Phytoplankton Group Identification Using Simulated and In situ Hyperspectral Remote Sensing Reflectance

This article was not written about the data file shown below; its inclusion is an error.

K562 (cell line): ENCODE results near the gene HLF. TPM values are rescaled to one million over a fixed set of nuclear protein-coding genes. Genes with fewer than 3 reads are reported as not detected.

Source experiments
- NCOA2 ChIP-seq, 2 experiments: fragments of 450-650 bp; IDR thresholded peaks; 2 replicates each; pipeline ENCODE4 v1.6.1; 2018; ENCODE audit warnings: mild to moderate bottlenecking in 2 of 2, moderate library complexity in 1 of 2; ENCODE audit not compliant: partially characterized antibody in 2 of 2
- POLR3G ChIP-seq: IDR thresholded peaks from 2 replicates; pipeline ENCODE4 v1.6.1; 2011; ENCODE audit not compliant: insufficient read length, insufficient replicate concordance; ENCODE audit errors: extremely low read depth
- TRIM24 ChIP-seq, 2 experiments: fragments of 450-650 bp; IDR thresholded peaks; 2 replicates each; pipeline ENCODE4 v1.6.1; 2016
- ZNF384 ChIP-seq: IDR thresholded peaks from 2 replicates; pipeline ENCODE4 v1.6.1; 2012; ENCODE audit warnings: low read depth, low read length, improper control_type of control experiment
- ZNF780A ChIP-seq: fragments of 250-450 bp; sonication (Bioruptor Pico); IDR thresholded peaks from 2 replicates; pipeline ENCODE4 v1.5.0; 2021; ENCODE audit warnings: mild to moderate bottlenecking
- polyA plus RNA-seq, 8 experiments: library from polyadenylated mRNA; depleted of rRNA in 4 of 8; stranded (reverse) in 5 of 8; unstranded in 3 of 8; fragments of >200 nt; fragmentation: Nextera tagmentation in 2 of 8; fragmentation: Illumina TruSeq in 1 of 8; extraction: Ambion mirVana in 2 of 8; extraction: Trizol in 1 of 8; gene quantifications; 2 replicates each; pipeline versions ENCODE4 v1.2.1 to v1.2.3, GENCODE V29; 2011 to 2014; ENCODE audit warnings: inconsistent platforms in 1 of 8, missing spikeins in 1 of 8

In the present study we investigate the bio-geo-optical boundaries for the possibility to identify dominant phytoplankton groups from hyperspectral ocean color data. A large dataset of simulated remote sensing reflectance spectra, Rrs(λ), was used. The simulation was based on measured inherent optical properties of natural water and measurements of five phytoplankton light absorption spectra representing five major phytoplankton spectral groups. These simulated data, named as C2X data, contain more than 105 different water cases, including cases typical for clearest natural waters as well as for extreme absorbing and extreme scattering waters. For the simulation the used concentrations of chlorophyll a (representing phytoplankton abundance), Chl, are ranging from 0 to 200 mg m−3, concentrations of non-algal particles, NAP, from 0 to 1,500 g m−3, and absorption coefficients of chromophoric dissolved organic matter (CDOM) at 440 nm from 0 to 20 m−1. A second, independent, smaller dataset of simulated Rrs(λ) used light absorption spectra of 128 cultures from six phytoplankton taxonomic groups to represent natural variability. Spectra of this test dataset are compared with spectra from the C2X data in order to evaluate to which extent the five spectral groups can be correctly identified as dominant under different optical conditions. The results showed that the identification accuracy is highly subject to the water optical conditions, i.e., contribution of and covariance in Chl, NAP, and CDOM. The identification in the simulated data is generally effective, except for waters with very low contribution by phytoplankton and for waters dominated by NAP, whereas contribution by CDOM plays only a minor role. To verify the applicability of the presented approach for natural waters, a test using in situ Rrs(λ) dataset collected during a cyanobacterial bloom in Lake Taihu (China) is carried out and the approach predicts blue cyanobacteria to be dominant. This fits well with observation of the blue cyanobacteria Microcystis sp. in the lake. This study provides an efficient approach, which can be promisingly applied to hyperspectral sensors, for identifying dominant phytoplankton spectral groups purely based on Rrs(λ) spectra.
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